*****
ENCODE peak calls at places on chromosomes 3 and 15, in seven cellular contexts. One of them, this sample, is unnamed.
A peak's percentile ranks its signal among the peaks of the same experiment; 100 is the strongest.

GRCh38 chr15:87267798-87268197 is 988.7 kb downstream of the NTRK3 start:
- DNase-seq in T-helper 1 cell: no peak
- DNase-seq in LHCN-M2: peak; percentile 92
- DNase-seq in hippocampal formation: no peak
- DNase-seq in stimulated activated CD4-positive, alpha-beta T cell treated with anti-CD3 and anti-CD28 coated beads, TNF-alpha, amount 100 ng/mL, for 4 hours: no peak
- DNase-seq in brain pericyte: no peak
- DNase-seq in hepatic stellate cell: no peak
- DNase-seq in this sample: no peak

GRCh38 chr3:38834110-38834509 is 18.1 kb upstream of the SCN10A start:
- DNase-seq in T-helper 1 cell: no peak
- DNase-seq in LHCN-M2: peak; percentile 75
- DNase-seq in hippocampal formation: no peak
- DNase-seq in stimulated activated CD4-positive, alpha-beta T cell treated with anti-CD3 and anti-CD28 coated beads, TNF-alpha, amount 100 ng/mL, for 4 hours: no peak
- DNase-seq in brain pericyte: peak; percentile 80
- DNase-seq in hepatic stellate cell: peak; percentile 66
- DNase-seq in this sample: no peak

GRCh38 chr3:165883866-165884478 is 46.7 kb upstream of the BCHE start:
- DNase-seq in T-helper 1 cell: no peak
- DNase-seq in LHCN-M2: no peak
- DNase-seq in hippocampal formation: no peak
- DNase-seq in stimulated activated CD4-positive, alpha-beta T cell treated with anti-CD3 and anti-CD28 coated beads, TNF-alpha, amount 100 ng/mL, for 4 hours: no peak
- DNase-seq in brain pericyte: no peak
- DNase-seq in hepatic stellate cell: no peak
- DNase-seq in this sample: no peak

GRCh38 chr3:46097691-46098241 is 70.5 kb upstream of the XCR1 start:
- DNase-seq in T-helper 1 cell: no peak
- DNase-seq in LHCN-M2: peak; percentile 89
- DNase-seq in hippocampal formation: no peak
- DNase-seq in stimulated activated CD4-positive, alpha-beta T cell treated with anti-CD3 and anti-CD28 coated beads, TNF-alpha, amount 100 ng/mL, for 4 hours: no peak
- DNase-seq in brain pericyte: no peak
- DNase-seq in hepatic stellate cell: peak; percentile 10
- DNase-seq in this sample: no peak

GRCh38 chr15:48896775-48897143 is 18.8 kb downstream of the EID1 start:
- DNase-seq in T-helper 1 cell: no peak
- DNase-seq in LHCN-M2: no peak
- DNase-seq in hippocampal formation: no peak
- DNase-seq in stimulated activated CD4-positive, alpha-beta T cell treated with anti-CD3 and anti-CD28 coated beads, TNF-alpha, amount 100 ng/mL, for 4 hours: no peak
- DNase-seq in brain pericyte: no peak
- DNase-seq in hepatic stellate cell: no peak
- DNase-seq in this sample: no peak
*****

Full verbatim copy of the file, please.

ENCODE peak calls at places on chromosomes 3 and 15, in seven cellular contexts. One of them, this sample, is unnamed.
A peak's percentile ranks its signal among the peaks of the same experiment; 100 is the strongest.

GRCh38 chr15:87267798-87268197 is 988.7 kb downstream of the NTRK3 start:
- DNase-seq in T-helper 1 cell: no peak
- DNase-seq in LHCN-M2: peak; percentile 92
- DNase-seq in hippocampal formation: no peak
- DNase-seq in stimulated activated CD4-positive, alpha-beta T cell treated with anti-CD3 and anti-CD28 coated beads, TNF-alpha, amount 100 ng/mL, for 4 hours: no peak
- DNase-seq in brain pericyte: no peak
- DNase-seq in hepatic stellate cell: no peak
- DNase-seq in this sample: no peak

GRCh38 chr3:38834110-38834509 is 18.1 kb upstream of the SCN10A start:
- DNase-seq in T-helper 1 cell: no peak
- DNase-seq in LHCN-M2: peak; percentile 75
- DNase-seq in hippocampal formation: no peak
- DNase-seq in stimulated activated CD4-positive, alpha-beta T cell treated with anti-CD3 and anti-CD28 coated beads, TNF-alpha, amount 100 ng/mL, for 4 hours: no peak
- DNase-seq in brain pericyte: peak; percentile 80
- DNase-seq in hepatic stellate cell: peak; percentile 66
- DNase-seq in this sample: no peak

GRCh38 chr3:165883866-165884478 is 46.7 kb upstream of the BCHE start:
- DNase-seq in T-helper 1 cell: no peak
- DNase-seq in LHCN-M2: no peak
- DNase-seq in hippocampal formation: no peak
- DNase-seq in stimulated activated CD4-positive, alpha-beta T cell treated with anti-CD3 and anti-CD28 coated beads, TNF-alpha, amount 100 ng/mL, for 4 hours: no peak
- DNase-seq in brain pericyte: no peak
- DNase-seq in hepatic stellate cell: no peak
- DNase-seq in this sample: no peak

GRCh38 chr3:46097691-46098241 is 70.5 kb upstream of the XCR1 start:
- DNase-seq in T-helper 1 cell: no peak
- DNase-seq in LHCN-M2: peak; percentile 89
- DNase-seq in hippocampal formation: no peak
- DNase-seq in stimulated activated CD4-positive, alpha-beta T cell treated with anti-CD3 and anti-CD28 coated beads, TNF-alpha, amount 100 ng/mL, for 4 hours: no peak
- DNase-seq in brain pericyte: no peak
- DNase-seq in hepatic stellate cell: peak; percentile 10
- DNase-seq in this sample: no peak

GRCh38 chr15:48896775-48897143 is 18.8 kb downstream of the EID1 start:
- DNase-seq in T-helper 1 cell: no peak
- DNase-seq in LHCN-M2: no peak
- DNase-seq in hippocampal formation: no peak
- DNase-seq in stimulated activated CD4-positive, alpha-beta T cell treated with anti-CD3 and anti-CD28 coated beads, TNF-alpha, amount 100 ng/mL, for 4 hours: no peak
- DNase-seq in brain pericyte: no peak
- DNase-seq in hepatic stellate cell: no peak
- DNase-seq in this sample: no peak